Offensive line brings back four starters


Tamir Kalifa

Dominic Espinosa, who started every game at center last year as a freshman, is one of four returning starters on the Longhorns offensive line, joining junior guard Mason Walters, sophomore offensive tackle Josh Cochran, and senior guard Trey Hopkins.

Lauren Giudice

Junior college transfer Donald Hawkins has entered the offensive line brotherhood at Texas.

Being the only starter on the line who did not start last year, he had a lot of catching up to do. But with fellow starters Mason Walters, Trey Hopkins, Dominic Espinosa and Josh Cochran, he assimilated quickly.

“The offense was a little different to what he had done. He had to adjust to it, adjust to the coaching staff, adjust to our style of play,” Walters said. “The jump he made from spring ball to now is extremely encouraging that he is definitely going to be a force on the line.”

Hopkins says it took a little time for him and the other offensive linemen to get to know Hawkins. But now he is one of them. And with an animated leader like Walters, it couldn’t take very long for Hawkins to open up.

“At first he didn’t let us see all of himself and into his personality,” Hopkins said. “But now he’s really become a brother of the offensive line and he’s a great guy. He’s funny and he keeps us laughing.”

The brotherhood of offensive linemen, led by coach Stacy Searels, boasts versatility. Each players has the skills to play both tackle and guard, which could be beneficial in case of an injury.

Hopkins, who has played both right tackle and left guard, said understanding every position on the line is helpful if they want to play in the NFL. But it also helps with cohesiveness and chemistry among players.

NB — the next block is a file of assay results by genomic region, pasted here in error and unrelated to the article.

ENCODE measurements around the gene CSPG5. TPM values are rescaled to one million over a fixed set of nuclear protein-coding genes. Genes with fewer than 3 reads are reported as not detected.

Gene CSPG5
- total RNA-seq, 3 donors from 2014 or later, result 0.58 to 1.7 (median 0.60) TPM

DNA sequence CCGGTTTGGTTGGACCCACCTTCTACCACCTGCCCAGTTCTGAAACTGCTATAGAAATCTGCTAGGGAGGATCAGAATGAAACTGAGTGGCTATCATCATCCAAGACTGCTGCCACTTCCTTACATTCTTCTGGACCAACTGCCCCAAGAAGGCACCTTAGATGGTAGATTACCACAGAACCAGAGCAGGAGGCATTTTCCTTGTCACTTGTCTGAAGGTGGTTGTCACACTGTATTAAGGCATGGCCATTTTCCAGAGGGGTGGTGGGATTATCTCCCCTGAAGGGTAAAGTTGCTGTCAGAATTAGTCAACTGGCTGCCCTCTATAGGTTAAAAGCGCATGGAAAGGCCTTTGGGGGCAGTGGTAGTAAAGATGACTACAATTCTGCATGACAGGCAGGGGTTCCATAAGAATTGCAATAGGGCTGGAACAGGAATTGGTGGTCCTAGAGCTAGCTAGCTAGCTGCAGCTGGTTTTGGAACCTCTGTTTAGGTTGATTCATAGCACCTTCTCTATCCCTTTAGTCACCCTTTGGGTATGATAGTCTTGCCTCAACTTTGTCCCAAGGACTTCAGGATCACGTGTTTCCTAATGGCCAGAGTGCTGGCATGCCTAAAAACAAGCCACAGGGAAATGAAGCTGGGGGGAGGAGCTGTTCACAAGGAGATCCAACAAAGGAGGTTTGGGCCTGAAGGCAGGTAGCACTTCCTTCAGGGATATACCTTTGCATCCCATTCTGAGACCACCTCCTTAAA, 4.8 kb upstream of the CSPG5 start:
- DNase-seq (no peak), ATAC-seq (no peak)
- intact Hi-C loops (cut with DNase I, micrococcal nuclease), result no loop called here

“If I can know not only what I’m doing but what my center and my left tackle are doing, it makes me move better within that framework, not get tripped up with the guys, and not have any miscommunications,” Hopkins said.

Head coach Mack Brown said Hopkins, Walters and Espinosa are important team leaders. The three of them made it a goal to help the freshmen.

Bringing back so many returning starters has helped create a solid line and provides learning opportunities for the younger players. But in helping the younger players, Hopkins believes the veterans are learning themselves.

“It’s a great thing [having four starters return],” Hopkins said.

“Just because we’re able to help the young guys. In helping them, we’re able to re-instill what we already know and that gives us the confidence. I can say, ‘hey I know this,’ so I know it well enough that I can teach someone else.”

Walters agrees that the impact of bringing back returners will be extremely beneficial for the offense, especially with an offense that is so reliant on the run game.

“A lot of time you’re working double teams, techniques to get to people and if you’ve worked with a guy enough, little nuances that can sometimes thwart a play, you don’t have to worry about because you know you can adjust on the run with a guy that you have played with for a year,” Walters said.

Brown said the line is in a much better position than it was at this point last season. Last season, the line allowed 28 sacks. Running back Malcolm Brown has witnessed the growth of the line firsthand.

“The offensive line is great,” Malcolm Brown said. “As a whole, we weren’t all there last year. We had a new system and everyone was still learning. The offensive line looks really great.”

The linemen brotherhood has been spending more time together outside of practice and they have become closer as a unit. Their favorite thing to do together isn’t much of a surprise.

“We like to eat,” Walters said.